The city of Ramsey is adding two more of its properties to the tax roll, but one deal was less than a competitor offered at the last minute.
The purchase agreements and sale of properties were unanimously approved May 27. Councilmember Jill Johns was absent.
Imperial Development LLC is buying the former Amoco station property at 5195 142nd Ave. NW for $150,000 to so it can build “a dollar general store,” according to Ted LaFrance, economic development manager.
Casey’s General Store is buying a 1.37-acre parcel on the southwest corner of Ramsey Boulevard and Sunwood Drive in The COR for $596,700.
Kwik Trip at the last minute offered to pay the city more than Casey’s, city staff confirmed. The Ramsey Housing and Redevelopment Authority, which includes all members of the city council, declined to evaluate this option by agreeing to sell the property to Casey’s.
“I’d love to have Kwik Trip come into our city, but this (offer) was at the last second,” Councilmember Chris Riley said. “Our reputation would be at stake if we pulled the rug from under someone at the last minute.”
At the May 27 Ramsey HRA meeting, LaFrance revealed that the city at 5:03 p.m. that day received another offer, but did not specify who or how much. City Administrator Kurt Ulrich suggested the HRA first discuss the proposed Casey’s purchase agreement.
In a subsequent phone interview with ABC Newspapers, LaFrance said Kwik Trip offered $11 per square foot for 2 acres. Casey’s will pay $10 per square foot for 1.37 acres.
LaFrance noted that the city initially thought it would receive approximately $4 per square foot for this property from an office building developer. LaFrance said the $10 per square foot from Casey’s is the market rate for a commercial property in this area, citing the McDonalds deal.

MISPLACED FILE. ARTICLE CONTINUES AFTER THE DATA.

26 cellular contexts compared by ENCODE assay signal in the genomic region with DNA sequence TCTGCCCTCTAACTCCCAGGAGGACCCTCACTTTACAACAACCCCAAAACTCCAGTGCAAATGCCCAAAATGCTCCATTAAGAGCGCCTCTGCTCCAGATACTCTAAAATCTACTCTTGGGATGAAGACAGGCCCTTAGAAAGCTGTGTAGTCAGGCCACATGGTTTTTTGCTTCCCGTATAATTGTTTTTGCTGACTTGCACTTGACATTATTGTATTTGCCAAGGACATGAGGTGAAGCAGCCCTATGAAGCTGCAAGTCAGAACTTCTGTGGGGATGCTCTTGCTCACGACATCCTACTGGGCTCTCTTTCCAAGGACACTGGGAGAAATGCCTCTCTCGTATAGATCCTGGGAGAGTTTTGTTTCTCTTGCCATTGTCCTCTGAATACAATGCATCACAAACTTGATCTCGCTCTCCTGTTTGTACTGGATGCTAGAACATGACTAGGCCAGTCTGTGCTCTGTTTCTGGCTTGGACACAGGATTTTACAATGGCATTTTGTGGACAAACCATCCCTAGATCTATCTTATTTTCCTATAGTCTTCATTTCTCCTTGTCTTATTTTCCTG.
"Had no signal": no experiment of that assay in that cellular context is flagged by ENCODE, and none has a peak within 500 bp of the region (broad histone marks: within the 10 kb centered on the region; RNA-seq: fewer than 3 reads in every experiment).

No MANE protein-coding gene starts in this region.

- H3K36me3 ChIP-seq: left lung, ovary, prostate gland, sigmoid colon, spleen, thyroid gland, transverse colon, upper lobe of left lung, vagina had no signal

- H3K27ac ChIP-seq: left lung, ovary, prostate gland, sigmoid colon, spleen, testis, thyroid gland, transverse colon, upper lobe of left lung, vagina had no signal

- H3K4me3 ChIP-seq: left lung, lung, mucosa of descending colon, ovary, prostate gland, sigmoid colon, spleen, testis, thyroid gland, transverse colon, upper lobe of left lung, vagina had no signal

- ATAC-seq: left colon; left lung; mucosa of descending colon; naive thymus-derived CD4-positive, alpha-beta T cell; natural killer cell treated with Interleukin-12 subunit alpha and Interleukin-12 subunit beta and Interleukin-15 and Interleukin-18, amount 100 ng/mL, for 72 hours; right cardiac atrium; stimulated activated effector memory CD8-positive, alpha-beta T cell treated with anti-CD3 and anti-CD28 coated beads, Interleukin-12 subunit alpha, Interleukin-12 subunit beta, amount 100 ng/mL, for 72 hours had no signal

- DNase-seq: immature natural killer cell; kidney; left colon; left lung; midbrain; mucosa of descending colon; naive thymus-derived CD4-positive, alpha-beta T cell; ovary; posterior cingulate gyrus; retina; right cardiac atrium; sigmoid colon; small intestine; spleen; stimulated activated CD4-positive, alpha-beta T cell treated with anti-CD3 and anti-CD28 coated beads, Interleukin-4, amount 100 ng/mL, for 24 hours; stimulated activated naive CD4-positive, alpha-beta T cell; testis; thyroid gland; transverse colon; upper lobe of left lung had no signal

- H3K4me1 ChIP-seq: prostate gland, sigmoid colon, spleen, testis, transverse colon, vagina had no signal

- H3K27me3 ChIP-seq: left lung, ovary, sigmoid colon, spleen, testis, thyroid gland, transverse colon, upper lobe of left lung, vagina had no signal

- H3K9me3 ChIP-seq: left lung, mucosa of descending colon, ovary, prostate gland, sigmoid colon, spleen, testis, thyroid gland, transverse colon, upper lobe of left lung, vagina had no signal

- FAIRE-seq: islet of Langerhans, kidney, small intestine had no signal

“Casey’s has been a good corporate citizen for many years,” Councilmember Mark Kuzma said. “It wasn’t like they gave us a low-ball offer.”
Negotiations with Casey’s kicked off in January after the convenience store submitted a letter of intent to the city. Kuzma and Riley said a lot of work had been done with Casey’s on upgrading the landscaping plan and the design of the store.
LaFrance said the city will work with Kwik Trip on finding another location.
There was no other potential buyer for the former Amoco station site, so Councilmember Jason Tossey opposed going into closed session. Minnesota Open Meeting Laws do allow cities the discretion to go into closed session when negotiating the sale of property.
Councilmember Randy Backous is happy to see the former Amoco property finally have a buyer.
“I want to thank CBRE,” Backous said of the city’s property marketing consultant. “This property has been sitting there empty for nine years. We appreciate their efforts on getting this property sold.”
City Attorney Joseph Langel suggested inclusion of language in the purchase agreement with Imperial Development, LLC that makes the city not liable for any future cleanup of the 1.01-acre former Amoco gas station property. The clause means the buyer acknowledges that “they’re buying a property that has a history of environmental issues.”
LaFrance said the gas station has long been demolished and the underground tanks removed. The Minnesota Pollution Control Agency closed its file on the site in 2002. The city bought the property for $235,000 in 2005, according to county property records.
According to LaFrance, Amoco Oil—now BP Products North America Inc.—required restrictions such as not allowing the development of a service station or convenience store, residential, childcare facility, elder care facility, medical or dental office or a restaurant. Excavation is also limited and no water wells can be installed.
LaFrance said all these restrictions is what drove down the price of the property. The city had hoped to get $175,000, he said.
Eric Hagen is at